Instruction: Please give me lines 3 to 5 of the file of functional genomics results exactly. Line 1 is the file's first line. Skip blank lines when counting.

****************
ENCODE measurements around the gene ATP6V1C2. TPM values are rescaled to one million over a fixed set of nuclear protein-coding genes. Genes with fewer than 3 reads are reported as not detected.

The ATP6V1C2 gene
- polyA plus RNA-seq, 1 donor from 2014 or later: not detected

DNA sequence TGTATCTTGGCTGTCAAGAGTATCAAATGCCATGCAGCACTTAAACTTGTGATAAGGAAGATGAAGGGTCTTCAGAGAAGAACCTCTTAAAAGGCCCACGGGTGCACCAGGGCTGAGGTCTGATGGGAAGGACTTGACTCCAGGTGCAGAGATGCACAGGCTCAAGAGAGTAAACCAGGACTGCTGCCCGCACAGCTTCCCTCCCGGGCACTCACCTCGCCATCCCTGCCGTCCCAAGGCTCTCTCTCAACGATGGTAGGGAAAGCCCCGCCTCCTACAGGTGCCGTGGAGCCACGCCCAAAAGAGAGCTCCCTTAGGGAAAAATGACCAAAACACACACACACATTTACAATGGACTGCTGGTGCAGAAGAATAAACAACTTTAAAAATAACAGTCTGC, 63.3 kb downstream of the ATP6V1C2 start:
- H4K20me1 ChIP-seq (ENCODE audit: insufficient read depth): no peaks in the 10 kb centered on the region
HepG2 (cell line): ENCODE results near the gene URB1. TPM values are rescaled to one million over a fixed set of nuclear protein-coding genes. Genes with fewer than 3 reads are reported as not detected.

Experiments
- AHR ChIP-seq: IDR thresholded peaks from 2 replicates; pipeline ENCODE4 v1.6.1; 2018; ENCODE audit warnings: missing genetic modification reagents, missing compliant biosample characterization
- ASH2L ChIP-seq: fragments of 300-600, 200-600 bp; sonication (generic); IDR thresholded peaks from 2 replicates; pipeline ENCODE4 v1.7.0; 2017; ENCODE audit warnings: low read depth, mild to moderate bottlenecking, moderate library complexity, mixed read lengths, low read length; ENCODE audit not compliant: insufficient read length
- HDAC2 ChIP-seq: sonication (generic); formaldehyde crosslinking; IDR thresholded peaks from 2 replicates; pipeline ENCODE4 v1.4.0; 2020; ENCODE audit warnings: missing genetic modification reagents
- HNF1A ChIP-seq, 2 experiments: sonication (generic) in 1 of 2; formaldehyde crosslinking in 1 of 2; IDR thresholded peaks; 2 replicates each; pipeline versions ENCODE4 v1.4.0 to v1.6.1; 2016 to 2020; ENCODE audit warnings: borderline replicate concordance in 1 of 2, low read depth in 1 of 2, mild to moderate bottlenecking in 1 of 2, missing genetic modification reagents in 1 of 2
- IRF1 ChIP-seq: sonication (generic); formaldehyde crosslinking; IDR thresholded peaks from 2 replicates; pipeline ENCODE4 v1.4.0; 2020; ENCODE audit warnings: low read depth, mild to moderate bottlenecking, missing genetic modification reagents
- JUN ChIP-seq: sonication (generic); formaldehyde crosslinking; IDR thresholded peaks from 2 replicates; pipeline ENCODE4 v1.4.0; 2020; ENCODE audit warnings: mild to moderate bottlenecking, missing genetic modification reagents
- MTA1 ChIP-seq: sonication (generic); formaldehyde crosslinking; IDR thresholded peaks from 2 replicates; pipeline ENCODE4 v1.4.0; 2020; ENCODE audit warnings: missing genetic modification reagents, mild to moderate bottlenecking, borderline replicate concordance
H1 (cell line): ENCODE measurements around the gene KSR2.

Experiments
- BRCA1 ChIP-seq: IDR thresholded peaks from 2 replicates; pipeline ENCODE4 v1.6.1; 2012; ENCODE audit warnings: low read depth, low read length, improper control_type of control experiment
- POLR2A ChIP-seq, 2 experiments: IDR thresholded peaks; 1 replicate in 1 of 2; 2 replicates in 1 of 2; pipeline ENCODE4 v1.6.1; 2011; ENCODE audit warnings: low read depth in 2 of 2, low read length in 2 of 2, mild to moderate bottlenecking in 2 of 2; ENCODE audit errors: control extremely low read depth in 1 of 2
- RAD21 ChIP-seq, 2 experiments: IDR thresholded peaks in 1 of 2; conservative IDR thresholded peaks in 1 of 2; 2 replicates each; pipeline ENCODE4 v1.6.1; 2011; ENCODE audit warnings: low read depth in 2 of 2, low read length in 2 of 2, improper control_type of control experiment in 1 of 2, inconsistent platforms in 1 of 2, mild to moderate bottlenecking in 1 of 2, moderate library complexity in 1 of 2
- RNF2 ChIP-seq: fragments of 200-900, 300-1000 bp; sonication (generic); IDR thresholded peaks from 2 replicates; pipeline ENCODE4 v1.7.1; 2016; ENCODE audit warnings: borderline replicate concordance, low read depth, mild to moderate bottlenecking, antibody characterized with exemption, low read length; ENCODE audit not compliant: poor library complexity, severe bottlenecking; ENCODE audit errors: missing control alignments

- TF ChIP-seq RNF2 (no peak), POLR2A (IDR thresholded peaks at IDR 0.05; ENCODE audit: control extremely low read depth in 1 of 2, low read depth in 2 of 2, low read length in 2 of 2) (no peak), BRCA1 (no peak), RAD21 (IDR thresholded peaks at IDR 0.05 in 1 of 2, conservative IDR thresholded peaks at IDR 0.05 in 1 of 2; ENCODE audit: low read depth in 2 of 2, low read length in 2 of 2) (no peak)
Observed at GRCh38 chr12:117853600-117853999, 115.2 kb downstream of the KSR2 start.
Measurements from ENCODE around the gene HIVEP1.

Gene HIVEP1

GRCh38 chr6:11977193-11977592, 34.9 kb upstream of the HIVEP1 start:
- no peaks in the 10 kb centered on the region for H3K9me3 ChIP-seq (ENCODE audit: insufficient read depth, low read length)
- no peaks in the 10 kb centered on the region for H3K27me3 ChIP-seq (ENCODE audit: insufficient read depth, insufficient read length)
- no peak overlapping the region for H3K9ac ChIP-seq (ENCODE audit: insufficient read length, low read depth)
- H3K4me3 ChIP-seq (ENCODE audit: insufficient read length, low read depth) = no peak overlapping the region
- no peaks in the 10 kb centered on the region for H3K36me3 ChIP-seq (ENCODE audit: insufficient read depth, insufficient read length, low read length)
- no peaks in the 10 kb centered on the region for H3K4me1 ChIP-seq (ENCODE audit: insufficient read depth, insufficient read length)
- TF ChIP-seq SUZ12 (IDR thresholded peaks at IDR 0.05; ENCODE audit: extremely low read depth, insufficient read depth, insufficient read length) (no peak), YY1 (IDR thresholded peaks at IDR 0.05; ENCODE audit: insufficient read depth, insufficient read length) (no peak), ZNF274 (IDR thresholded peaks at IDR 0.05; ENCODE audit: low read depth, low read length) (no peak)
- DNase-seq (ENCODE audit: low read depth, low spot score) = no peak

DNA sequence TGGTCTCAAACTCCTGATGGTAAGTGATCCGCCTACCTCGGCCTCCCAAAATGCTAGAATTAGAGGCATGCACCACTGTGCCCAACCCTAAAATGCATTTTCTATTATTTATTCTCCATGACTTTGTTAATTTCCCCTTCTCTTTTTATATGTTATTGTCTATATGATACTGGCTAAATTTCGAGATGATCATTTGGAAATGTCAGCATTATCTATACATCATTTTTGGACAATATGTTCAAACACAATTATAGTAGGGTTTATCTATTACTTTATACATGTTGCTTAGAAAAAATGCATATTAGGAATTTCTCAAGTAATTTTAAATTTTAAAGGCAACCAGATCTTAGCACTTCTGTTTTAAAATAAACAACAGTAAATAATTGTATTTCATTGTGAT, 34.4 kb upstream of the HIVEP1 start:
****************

- polyA plus RNA-seq, 1 donor from 2014 or later: not detected

DNA sequence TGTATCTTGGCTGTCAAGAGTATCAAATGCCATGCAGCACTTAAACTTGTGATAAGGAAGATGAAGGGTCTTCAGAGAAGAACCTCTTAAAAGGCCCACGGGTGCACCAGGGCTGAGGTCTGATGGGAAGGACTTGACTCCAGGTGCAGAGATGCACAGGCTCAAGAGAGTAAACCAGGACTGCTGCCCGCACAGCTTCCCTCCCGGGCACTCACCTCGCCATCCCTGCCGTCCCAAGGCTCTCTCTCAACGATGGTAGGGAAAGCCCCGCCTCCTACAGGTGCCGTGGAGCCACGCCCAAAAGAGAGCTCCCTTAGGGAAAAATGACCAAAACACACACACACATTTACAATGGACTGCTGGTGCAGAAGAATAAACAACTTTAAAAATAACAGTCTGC, 63.3 kb downstream of the ATP6V1C2 start:
- H4K20me1 ChIP-seq (ENCODE audit: insufficient read depth): no peaks in the 10 kb centered on the region